## Podcast Beta

## Questions and Answers

What does Hooke's law describe?

The gradient of a linear force-extension graph represents the force applied to the spring.

False

What is the formula for calculating momentum?

p = mv

The point where a spring stops obeying Hooke's law is called the ______.

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Match the following concepts with their definitions:

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Which of the following is an example of a safety feature in cars that reduces the force felt by passengers?

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The moment of a force is calculated by multiplying force and distance from the pivot point.

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What happens to the force applied at a support when a heavy object is moved closer to it?

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Force is equal to the change in momentum divided by ______.

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Which of the following best describes elastic deformation?

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## Study Notes

### Movement and Position

- Speed is the distance covered per unit of time; a changing speed indicates acceleration.
- Acceleration due to gravity near Earth's surface is constant.
- Velocity combines speed with direction; acceleration is the change in velocity over time: ( a = \frac{\Delta v}{t} ).
- Distance is measured in meters (m), time in seconds (s), speed and velocity in meters per second (m/s), and acceleration in meters per second squared (m/s²).
- Distance-time graph:
- Gradient represents velocity; a negative gradient indicates return to starting point.
- A horizontal line indicates stationary position; zero distance means back at start.
- A curved line denotes changing velocity (acceleration).

- Velocity-time graph:
- Gradient indicates acceleration; negative gradient represents deceleration.
- Speed of zero indicates rest; horizontal line implies constant speed.
- Area under the line signifies distance traveled; a curved line reflects changing acceleration.

### Forces, Movement, Shape, and Momentum

- Difference between vectors (magnitude and direction) and scalars (magnitude only):
- Scalars: distance, speed, time, energy.
- Vectors: displacement, velocity, acceleration, force.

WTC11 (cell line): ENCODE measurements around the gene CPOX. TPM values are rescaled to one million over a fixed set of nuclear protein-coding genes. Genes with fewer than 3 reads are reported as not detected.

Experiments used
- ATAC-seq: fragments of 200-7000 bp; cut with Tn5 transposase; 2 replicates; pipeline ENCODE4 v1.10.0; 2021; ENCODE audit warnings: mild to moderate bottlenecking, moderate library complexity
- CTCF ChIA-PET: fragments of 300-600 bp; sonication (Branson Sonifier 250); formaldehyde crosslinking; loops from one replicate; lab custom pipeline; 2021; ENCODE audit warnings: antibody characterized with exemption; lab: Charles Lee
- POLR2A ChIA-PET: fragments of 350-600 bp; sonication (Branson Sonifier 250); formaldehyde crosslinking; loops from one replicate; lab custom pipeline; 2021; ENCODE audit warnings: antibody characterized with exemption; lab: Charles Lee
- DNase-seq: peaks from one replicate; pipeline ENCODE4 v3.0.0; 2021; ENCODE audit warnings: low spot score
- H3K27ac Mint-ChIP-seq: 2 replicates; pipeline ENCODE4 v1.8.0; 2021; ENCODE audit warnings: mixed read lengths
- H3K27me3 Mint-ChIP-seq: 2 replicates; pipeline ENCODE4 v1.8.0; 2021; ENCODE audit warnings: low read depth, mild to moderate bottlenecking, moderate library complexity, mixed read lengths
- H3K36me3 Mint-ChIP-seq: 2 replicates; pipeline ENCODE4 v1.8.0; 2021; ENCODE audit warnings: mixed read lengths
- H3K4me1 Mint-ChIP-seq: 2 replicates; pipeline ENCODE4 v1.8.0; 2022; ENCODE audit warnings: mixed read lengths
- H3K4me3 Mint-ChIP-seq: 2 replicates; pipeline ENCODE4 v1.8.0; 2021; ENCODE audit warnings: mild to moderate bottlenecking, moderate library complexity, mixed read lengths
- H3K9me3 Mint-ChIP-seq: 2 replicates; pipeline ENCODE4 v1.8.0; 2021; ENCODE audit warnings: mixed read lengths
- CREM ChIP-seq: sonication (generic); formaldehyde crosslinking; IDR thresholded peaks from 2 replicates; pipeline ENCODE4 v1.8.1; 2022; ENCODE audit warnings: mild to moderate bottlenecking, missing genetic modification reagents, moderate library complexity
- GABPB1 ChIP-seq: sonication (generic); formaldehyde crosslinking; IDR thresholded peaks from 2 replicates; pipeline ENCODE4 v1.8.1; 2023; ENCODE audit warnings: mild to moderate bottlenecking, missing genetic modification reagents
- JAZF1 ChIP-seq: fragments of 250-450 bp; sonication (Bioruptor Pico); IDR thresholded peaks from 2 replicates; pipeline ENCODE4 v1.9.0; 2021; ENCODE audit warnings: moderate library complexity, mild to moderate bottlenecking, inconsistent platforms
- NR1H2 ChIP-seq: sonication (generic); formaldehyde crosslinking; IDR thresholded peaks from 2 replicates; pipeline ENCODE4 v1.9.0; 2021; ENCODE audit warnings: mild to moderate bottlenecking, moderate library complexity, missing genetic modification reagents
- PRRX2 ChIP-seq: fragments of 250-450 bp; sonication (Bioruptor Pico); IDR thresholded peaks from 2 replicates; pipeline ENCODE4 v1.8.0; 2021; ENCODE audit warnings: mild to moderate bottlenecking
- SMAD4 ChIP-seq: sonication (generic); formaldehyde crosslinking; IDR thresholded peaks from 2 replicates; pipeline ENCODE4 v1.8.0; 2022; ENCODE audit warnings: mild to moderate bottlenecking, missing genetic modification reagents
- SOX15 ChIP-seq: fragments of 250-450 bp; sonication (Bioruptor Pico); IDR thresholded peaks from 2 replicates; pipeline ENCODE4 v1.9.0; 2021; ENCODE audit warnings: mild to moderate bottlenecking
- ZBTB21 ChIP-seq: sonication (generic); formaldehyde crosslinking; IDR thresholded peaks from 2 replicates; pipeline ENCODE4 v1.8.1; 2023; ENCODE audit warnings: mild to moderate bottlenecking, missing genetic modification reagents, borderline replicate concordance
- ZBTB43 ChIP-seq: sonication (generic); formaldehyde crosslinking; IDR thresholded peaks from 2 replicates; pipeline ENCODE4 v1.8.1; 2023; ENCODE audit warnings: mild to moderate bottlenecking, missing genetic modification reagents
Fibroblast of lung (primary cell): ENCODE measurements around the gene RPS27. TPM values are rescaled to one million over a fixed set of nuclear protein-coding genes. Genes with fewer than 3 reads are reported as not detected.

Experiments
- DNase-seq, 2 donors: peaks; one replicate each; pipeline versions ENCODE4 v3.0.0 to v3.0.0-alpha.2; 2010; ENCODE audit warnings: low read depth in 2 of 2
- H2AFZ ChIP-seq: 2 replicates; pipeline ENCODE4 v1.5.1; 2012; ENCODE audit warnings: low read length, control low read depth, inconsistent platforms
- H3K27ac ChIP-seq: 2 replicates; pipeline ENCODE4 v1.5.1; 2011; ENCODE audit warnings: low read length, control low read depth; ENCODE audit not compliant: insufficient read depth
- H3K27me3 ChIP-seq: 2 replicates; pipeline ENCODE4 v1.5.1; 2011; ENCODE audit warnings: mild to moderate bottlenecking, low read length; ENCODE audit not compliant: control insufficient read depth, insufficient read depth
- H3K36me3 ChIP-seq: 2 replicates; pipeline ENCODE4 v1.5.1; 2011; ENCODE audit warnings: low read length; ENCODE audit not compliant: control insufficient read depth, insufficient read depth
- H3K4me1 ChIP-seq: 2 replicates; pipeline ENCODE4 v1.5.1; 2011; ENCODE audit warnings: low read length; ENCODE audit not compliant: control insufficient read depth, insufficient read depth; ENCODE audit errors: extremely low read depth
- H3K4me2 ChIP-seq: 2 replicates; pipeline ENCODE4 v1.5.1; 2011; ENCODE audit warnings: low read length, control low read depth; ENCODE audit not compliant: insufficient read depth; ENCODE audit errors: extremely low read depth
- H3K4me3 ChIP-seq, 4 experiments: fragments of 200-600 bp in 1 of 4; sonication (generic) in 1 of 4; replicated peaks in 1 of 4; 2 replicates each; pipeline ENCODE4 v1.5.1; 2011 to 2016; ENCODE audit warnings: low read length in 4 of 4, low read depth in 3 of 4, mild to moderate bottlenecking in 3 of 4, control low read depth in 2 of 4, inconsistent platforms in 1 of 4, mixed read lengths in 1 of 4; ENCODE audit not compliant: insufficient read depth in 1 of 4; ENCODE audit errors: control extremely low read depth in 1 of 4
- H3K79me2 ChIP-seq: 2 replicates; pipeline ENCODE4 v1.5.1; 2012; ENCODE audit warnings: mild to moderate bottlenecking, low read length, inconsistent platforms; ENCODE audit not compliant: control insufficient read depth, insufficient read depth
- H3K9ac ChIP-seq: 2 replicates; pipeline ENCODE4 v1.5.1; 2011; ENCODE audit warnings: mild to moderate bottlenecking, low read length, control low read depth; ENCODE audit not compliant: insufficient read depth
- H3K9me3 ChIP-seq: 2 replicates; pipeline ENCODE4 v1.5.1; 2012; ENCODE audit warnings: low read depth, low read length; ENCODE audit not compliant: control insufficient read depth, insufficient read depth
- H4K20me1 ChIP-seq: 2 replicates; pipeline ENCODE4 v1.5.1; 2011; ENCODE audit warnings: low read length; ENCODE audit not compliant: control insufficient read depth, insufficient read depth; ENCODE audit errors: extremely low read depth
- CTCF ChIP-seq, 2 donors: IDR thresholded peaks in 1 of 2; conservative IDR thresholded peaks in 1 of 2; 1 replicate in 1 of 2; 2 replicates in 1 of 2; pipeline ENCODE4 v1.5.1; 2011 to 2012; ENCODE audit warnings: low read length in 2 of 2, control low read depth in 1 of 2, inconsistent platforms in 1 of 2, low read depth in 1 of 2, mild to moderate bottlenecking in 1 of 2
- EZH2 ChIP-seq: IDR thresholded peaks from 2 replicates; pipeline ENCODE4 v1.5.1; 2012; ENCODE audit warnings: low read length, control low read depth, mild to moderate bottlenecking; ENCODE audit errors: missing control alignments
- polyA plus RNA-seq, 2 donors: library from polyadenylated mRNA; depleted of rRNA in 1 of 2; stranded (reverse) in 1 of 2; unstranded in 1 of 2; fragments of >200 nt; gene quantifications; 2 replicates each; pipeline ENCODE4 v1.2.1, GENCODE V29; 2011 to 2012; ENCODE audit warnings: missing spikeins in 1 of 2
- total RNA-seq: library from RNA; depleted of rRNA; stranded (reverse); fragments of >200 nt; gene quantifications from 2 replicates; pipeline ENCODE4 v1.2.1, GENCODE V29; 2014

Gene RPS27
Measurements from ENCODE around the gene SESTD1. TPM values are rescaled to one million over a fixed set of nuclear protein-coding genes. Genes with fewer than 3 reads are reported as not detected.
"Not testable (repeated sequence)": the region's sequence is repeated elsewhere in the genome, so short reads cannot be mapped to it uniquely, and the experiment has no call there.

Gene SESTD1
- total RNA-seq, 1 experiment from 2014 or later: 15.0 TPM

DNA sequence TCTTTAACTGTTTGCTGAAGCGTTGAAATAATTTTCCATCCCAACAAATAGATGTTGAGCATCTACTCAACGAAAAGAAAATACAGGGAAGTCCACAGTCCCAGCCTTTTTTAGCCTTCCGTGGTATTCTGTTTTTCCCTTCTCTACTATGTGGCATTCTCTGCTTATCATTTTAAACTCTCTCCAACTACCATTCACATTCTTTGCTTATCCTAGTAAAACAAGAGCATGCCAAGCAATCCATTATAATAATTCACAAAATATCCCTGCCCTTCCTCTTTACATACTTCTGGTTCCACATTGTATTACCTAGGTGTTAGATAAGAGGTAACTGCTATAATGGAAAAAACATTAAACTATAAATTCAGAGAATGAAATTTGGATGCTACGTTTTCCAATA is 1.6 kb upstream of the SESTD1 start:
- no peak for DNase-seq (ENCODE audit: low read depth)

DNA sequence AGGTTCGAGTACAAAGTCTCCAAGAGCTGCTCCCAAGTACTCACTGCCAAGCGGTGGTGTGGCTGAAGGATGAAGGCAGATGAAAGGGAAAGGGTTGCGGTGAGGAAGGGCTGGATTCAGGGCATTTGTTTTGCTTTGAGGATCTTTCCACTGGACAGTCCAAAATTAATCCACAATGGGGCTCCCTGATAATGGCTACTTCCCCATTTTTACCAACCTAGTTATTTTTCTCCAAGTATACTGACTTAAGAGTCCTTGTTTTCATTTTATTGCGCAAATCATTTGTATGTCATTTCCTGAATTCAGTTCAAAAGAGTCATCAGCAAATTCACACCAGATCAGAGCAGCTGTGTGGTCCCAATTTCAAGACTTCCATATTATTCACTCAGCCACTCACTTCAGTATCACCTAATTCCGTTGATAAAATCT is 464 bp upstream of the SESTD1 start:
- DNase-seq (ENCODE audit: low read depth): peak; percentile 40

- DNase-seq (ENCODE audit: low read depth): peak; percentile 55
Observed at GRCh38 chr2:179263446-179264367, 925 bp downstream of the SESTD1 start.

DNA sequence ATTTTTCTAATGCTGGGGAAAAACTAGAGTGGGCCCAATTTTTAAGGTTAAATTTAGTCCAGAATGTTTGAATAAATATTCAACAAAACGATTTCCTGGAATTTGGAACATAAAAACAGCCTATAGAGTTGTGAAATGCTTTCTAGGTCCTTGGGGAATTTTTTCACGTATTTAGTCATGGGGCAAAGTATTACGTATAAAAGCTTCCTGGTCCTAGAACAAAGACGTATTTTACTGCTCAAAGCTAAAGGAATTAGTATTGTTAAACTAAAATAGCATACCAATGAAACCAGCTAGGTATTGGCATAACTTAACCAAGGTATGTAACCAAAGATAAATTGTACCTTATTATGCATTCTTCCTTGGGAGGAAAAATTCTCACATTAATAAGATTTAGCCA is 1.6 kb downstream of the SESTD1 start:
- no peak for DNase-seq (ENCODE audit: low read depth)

- Forces, measured in Newtons (N), can change speed, shape, or direction. Types include gravitational and electrostatic.
- Friction and air resistance impede motion, creating heat.
- Resultant forces: Add forces in the same direction and subtract those in opposite directions.
- Newton's Laws of Motion:
- First Law: An object remains in constant velocity unless acted upon by a resultant force.
- Second Law: ( F = ma ) (Force equals mass multiplied by acceleration).
- Third Law: For every action, there is an equal and opposite reaction.

- Mass, in kilograms (kg), indicates the amount of matter; weight equals gravitational force on mass: ( W = mg ).
- Gravitational field strength on Earth is approximately 10 N/kg.
- Hooke's Law: For springs, ( F = kx ) (force is spring constant times extension); the gradient in a linear force-extension graph represents the spring constant ( k ).
- Limit of proportionality marks the end of Hooke's Law’s applicability. Non-linear graphs indicate deformation beyond elastic limits.
- Moment (turning effect of a force) is calculated as ( \text{moment} = \text{force} \times \text{perpendicular distance} ) and is measured in Newton metres (Nm).
- An object is in equilibrium when clockwise moments equal anticlockwise moments, resulting in no resultant force.
- Location of an object on a beam affects the upward forces at supports; the closer the object to a support, the greater the force at that support.
- Momentum ( p = mv ) (mass times velocity) is measured in kilogram meters per second (kgm/s).
- Force relates to change in momentum over time: ( F = \frac{\Delta p}{t} ); reduced force results by increasing time to rest in crash scenarios.
- Safety features like seatbelts lengthen the time taken to stop, thus reducing force experienced.

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## Description

This quiz covers the key concepts of Forces and Motion from the Edexcel Physics IGCSE curriculum. It provides summary notes designed to enhance your understanding of the topic. Perfect for students preparing for their exams.